Wednesday, June 30, 2010

Social Networking Websites and How They Effect the Legal Profession

In this day and age, the internet not only provides an excellent source for researching, the new social networking sites (like Facebook, Twitter and Myspace) are giving people more opportunities to exchange ideas and information with one another. The question becomes, when lawyers are communicating with prospective clients via these social networking sites, are they in danger of committing legal malpractice?

It is best for lawyers to establish a code of behavior before engaging in communication over these social networking sites. There is an expectation of privacy when information is being exchanged; however, once that information is uploaded onto the internet, it is available for anyone to see. A few of the dangers of posting on Facebook and other social networking sites are the potential to disclose client confidences, the potential to discuss pending matters, and walking the fine line of being informative without turning off clients or followers.
When a lawyer receives a scenario from a potential client and discusses the client’s options, these discussions can be considered legal advice which can also imply a lawyer-client relationship. The best way to avoid any confusion about this lawyer-client relationship is to hold any legal discussions in a more formal manner rather than conducting discussions over social networking sites. If you received improper legal advice over a social networking site, call our office today and discuss your options.

Wednesday, June 23, 2010

What is a Statute of Limitations?

A commonly used but maybe not always completely understood legal phrase, statute of limitations, is often the basis for a legal malpractice claim. A statute of limitations places a time limit on pursuing a legal remedy for wrongful conduct. After the statute of limitations expires, the injured party loses the right to file a lawsuit to recover damages. The time limit begins at the time the injury is suffered.

There are different time limits for when an action must be commenced based on the type of case it is. For example, the statute of limitations for a personal injury claim is different than that of a contract claim. Additionally, there are a few reasons for which a statute of limitations may be “tolled”, meaning something has stopped the statute from running for a period of time.

If a person is injured and wants to bring a claim against the responsible party, it must be done within the time set out by the statute of limitations. An attorney’s failure to bring suit within that timeframe can cause the case to be dismissed and essentially, cause the injured party to become a victim for a second time. If the attorney you hired to handle your case missed the statute of limitations, contact our office to discuss your options.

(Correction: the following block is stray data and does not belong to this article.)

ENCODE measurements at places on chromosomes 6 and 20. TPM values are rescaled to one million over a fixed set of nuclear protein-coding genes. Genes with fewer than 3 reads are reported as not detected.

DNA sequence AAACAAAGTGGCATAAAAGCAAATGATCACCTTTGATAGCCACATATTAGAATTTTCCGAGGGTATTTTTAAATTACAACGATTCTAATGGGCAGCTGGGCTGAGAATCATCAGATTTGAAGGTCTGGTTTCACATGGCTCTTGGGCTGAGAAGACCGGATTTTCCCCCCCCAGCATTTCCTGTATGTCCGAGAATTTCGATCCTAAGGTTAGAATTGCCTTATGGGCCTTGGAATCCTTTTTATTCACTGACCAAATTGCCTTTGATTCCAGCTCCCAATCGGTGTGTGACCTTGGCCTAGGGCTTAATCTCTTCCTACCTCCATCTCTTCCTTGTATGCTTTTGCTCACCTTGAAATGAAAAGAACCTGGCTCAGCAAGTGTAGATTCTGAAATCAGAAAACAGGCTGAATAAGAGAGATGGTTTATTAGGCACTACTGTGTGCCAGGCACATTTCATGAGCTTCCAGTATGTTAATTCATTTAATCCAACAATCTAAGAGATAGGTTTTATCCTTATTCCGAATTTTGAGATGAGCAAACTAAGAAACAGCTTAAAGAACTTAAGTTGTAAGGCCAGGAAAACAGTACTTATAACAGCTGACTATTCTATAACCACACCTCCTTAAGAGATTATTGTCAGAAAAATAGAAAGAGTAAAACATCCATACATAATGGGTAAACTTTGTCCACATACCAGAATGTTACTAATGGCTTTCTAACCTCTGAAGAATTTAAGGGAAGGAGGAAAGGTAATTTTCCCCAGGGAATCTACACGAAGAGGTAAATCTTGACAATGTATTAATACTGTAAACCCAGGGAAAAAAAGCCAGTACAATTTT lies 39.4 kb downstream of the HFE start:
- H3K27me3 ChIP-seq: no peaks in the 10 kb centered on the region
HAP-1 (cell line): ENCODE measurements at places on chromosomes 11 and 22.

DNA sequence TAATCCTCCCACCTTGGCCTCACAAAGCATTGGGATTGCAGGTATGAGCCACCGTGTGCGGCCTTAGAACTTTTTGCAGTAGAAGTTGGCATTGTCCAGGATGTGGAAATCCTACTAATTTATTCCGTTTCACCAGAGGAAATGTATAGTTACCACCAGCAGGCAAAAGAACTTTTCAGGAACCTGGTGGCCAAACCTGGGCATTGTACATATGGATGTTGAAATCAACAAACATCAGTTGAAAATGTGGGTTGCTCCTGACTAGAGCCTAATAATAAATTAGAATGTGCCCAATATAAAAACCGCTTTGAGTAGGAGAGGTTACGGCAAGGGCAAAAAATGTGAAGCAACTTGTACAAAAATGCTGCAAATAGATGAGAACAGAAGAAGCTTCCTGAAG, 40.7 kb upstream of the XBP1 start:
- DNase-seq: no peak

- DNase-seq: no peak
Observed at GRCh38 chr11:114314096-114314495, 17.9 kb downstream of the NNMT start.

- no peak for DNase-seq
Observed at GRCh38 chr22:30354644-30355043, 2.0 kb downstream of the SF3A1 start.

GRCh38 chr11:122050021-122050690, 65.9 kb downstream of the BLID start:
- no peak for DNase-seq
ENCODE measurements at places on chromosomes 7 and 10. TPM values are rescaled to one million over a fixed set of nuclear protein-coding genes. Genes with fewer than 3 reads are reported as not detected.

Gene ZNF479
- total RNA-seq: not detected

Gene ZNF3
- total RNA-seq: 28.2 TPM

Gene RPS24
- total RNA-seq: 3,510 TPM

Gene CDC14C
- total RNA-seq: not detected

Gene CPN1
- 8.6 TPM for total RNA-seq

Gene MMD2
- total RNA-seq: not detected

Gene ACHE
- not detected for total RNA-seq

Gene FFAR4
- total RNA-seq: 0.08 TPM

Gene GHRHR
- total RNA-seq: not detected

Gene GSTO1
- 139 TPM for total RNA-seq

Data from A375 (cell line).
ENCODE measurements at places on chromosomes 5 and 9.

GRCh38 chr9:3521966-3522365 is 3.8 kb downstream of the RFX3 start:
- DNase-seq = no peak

Wednesday, June 16, 2010

Jilted Bride Sues Ex-Fiance and then Former Friend/Lawyer

There is an interesting case out of Illinois that may have started out as a violation of the Illinois Breach of Promises Act, but it ended in a legal malpractice claim. The case is Wildey v. Paulsen. The Plaintiff in the case was a licensed attorney who decided to sue her ex-fiancé after he broke off their engagement. After receiving the news, Wildey discussed the possibility of bringing suit against her former groom-to-be with her friend and attorney, Paulsen.

Wildey drafted a letter to her ex-fiancĂ© putting him on notice of the fact that she was planning on filing a lawsuit against him, which is a requirement of the Illinois Breach of Promises Act. The only problem with Wildey’s notice was that she failed to include the date of the engagement, which is a necessity under the Act. Neither Wildey nor Paulsen corrected this vital error.

After Wildey sent the notice, she signed a retainer agreement with Paulsen, however, she never paid Paulsen for any work which she had done on the file. The case was removed to federal court, tried before a jury and Wildey received a verdict in the amount of $118,000. This verdict was short lived, as it was appealed and reversed due to the fact that Wildey did not comply with the notice requirement because she left out the engagement date.

After having the verdict overturned, Wildey then filed a legal malpractice lawsuit against Paulsen seeking to recover the verdict which she lost in federal court along with damages for her pain and suffering. Unfortunately for Wildey, the Court determined that under the Act she was only entitled to recover actual damages, not damages for pain and suffering. Therefore, even though the Court determined that an attorney client relationship existed and was breached, Wildey was only able to recover $100 for wedding dress alterations.

This just goes to show that legal malpractice claims can arise out of an underlying case concerning just about anything. Click here to get more information about how our office can help with your legal malpractice action.

Wednesday, June 9, 2010